She's documented the Zapatista National Liberation Army in indigenous villages of Mexico and spent time with people suffering addictions in Vancouver's Downtown Eastside in her films dealing with conflict.
Koneline has that too, but the way Wild portrays it is unique. She felt the subject matter demanded a more neutral and artful approach. A method that took four years to complete.
The film focuses on the Tahltan First Nation in northwest B.C. and explores the complex relationship between the vast, remote wilderness and the people who live there.
"I think there's a huge loud polarized debate happening right now about sustainable development. And I think there's a lot of screaming going on and not a lot of listening. A lot of dogma," said Wild.
"So I thought if I'm going up to this part of the country, which I adore by the way, what can I bring that's new and different and that people will listen to because personally I'm pretty sick of smart people telling me what to think and I think the audiences were," she said.
"And I thought — I can bring art."
Wild's film has been called a cinematic poem as it shows its characters doing what they do in the land that's been called the "Serengeti of the North."
There is outstanding beauty and there is a large copper and gold mine that brings economic prosperity to the region — Wild says that tension is where she dug deep.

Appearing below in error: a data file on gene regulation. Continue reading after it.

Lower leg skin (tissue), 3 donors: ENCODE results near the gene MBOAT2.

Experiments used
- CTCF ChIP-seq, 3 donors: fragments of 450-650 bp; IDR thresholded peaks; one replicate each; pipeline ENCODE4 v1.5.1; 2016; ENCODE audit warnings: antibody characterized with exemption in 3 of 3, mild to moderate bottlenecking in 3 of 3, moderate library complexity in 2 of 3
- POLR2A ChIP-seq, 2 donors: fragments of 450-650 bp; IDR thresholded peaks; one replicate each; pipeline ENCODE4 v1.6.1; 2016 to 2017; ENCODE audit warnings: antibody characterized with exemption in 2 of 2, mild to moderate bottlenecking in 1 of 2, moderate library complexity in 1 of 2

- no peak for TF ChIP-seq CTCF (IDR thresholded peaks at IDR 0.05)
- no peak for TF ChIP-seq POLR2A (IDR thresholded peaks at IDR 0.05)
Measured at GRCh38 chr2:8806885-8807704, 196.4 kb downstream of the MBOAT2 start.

"Poetry can be gnarly. Poetry can be difficult."
Wild herself embodies a complex relationship to land and resources as she adores wildlife and nature and her family also owns a mine in B.C.
She says her background helped open the door to a conversation with the mining industry and she says she witnessed many members of the Tahltan First Nation talk through the complex reality they live everyday.
"Everybody's dinner table is surrounded by people who are working in the mine and people who are protesting against it. It's a livelihood and being able to work brings dignity but it also means you're digging up the landscape."
Wild says the project has changed her approach and she plans to tell more 'artful' stories about Canada's North.
Koneline: Our Land Beautiful plays the Vancouver International Film Festival October 3rd at the Playhouse. It will also enjoy a two week run at the VanCity Theatre beginning October 28th.